When I was younger we had three rabbits we got at the Portage County Fair, my father built a rabbit cage for them....the middle part pulled out and the rabbit "poop" would slide off the metal sheeting onto plastic trash bags we had layed open on the concrete, and then we would roll up the trash (after cleaning out all the straw and other stuff first) bags and throw them away....we would then spray a hose of water on the whole cage and let it dry....where were the rabbits during this?....in one of those playpens for kids (the big kind that looks like a fence) in the yard getting fresh air....it took about an hour for the cage to dry, and then we refilled the bowls, straw and the rabbits and done....it took us about 3 hours, and we did this every other day, for 6 months, then we couldn't handle it anymore! And that was because my grandmothers neighbors kid had a rabbit that he trained to go on a "rabbit potty", a hole cut in the middle of the wood cage with a steel pipe (like for the back of your dryer) and attached to that was a black plastic trash bag...the rabbit we adopted named "Herbie", would go in the "bathroom" part of the cage and do his business, and all we had to do was wait till the trash bag looked filled and then change it....we rinsed the steel tube out most of the time, and mom would sprinkle baking soda in the trash bag and a little underneath the straw that we laid around the potty, and that made it have no smell at all. We changed to white trash bags, shortly after, then you could see the crap in the bag and could monitor when to change it easier. Our rabbit Herbie's little cage was really decked out....he had a bedroom, a little sun room, a bathroom, and his kitchen....he kept them pretty neat! This is a true childhood story of mine, and this rabbit really was "potty trained". This is the only advice I have for you....hope you can use it...Good luck and have a nice day!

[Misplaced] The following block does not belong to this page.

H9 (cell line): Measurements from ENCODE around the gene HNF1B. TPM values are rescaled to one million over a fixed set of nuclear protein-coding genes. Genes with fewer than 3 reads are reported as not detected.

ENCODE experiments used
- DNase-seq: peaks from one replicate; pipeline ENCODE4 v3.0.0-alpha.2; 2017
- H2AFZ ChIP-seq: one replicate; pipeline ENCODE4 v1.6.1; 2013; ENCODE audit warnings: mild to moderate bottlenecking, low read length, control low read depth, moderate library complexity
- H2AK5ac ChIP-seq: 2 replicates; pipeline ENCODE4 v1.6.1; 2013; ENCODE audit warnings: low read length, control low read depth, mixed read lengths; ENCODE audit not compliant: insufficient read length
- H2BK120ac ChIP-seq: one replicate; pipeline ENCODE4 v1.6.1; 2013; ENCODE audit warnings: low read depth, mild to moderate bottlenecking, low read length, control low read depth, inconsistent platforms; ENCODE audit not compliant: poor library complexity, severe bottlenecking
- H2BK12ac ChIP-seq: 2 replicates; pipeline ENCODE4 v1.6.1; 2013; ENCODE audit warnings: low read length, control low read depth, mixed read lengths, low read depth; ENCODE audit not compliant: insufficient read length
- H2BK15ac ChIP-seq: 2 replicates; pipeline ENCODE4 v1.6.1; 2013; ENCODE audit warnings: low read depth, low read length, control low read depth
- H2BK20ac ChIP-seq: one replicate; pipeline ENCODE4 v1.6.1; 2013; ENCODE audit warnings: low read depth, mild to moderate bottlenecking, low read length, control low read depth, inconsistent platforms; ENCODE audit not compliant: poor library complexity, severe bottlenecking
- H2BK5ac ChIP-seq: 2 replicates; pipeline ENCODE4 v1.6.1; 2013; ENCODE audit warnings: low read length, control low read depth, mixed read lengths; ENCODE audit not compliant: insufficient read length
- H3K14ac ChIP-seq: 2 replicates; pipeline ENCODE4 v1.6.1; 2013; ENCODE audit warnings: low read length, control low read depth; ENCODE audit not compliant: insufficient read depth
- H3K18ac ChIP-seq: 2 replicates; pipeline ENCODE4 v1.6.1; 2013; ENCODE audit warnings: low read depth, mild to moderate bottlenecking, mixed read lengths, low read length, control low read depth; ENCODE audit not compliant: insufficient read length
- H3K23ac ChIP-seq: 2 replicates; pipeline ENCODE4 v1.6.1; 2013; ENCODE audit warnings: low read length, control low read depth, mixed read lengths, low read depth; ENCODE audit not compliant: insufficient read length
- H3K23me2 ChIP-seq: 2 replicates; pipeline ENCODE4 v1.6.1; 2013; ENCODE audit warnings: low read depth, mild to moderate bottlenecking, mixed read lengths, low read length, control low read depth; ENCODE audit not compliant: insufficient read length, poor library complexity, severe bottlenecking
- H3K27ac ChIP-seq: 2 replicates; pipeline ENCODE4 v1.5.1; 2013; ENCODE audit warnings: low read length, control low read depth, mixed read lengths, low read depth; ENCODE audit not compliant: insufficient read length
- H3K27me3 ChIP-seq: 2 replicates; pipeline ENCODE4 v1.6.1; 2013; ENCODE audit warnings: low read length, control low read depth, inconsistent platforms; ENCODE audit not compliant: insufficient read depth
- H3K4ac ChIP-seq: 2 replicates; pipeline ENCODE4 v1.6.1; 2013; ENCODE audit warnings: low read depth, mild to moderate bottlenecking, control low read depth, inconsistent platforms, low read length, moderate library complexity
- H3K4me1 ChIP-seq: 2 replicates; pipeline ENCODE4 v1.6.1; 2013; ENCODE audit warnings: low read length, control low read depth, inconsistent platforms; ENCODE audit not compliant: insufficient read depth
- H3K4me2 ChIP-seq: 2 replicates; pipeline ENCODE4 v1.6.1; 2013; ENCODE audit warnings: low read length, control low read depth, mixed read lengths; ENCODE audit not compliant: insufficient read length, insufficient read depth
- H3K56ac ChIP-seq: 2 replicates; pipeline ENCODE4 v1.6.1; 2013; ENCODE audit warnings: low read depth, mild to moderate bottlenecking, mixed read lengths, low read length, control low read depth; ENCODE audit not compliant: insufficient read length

@Pigglies (9339)